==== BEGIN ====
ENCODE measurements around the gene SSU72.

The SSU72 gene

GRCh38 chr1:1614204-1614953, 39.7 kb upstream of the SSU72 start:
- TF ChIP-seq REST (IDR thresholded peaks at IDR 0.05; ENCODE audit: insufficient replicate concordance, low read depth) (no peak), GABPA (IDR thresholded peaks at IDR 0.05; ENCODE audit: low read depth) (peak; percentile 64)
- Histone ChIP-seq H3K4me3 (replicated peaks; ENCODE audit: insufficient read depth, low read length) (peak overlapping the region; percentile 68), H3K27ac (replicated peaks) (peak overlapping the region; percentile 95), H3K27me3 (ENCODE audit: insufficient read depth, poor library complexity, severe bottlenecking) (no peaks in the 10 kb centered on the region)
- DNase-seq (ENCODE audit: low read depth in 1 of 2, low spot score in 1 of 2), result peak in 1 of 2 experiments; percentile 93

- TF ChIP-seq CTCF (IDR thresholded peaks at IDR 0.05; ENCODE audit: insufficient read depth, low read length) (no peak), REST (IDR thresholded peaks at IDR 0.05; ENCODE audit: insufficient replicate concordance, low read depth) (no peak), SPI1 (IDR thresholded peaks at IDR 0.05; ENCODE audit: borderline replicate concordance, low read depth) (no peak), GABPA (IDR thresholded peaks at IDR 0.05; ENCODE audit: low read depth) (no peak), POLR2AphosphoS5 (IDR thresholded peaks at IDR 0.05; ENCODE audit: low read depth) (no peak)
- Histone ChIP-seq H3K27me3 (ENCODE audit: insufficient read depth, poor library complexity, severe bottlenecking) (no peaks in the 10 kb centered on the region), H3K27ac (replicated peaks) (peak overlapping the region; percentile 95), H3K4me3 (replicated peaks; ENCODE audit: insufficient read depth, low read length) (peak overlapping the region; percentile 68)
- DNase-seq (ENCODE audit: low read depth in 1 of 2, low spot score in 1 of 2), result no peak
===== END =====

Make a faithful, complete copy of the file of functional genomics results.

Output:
ENCODE measurements around the gene SSU72.

The SSU72 gene

GRCh38 chr1:1614204-1614953, 39.7 kb upstream of the SSU72 start:
- TF ChIP-seq REST (IDR thresholded peaks at IDR 0.05; ENCODE audit: insufficient replicate concordance, low read depth) (no peak), GABPA (IDR thresholded peaks at IDR 0.05; ENCODE audit: low read depth) (peak; percentile 64)
- Histone ChIP-seq H3K4me3 (replicated peaks; ENCODE audit: insufficient read depth, low read length) (peak overlapping the region; percentile 68), H3K27ac (replicated peaks) (peak overlapping the region; percentile 95), H3K27me3 (ENCODE audit: insufficient read depth, poor library complexity, severe bottlenecking) (no peaks in the 10 kb centered on the region)
- DNase-seq (ENCODE audit: low read depth in 1 of 2, low spot score in 1 of 2), result peak in 1 of 2 experiments; percentile 93

- TF ChIP-seq CTCF (IDR thresholded peaks at IDR 0.05; ENCODE audit: insufficient read depth, low read length) (no peak), REST (IDR thresholded peaks at IDR 0.05; ENCODE audit: insufficient replicate concordance, low read depth) (no peak), SPI1 (IDR thresholded peaks at IDR 0.05; ENCODE audit: borderline replicate concordance, low read depth) (no peak), GABPA (IDR thresholded peaks at IDR 0.05; ENCODE audit: low read depth) (no peak), POLR2AphosphoS5 (IDR thresholded peaks at IDR 0.05; ENCODE audit: low read depth) (no peak)
- Histone ChIP-seq H3K27me3 (ENCODE audit: insufficient read depth, poor library complexity, severe bottlenecking) (no peaks in the 10 kb centered on the region), H3K27ac (replicated peaks) (peak overlapping the region; percentile 95), H3K4me3 (replicated peaks; ENCODE audit: insufficient read depth, low read length) (peak overlapping the region; percentile 68)
- DNase-seq (ENCODE audit: low read depth in 1 of 2, low spot score in 1 of 2), result no peak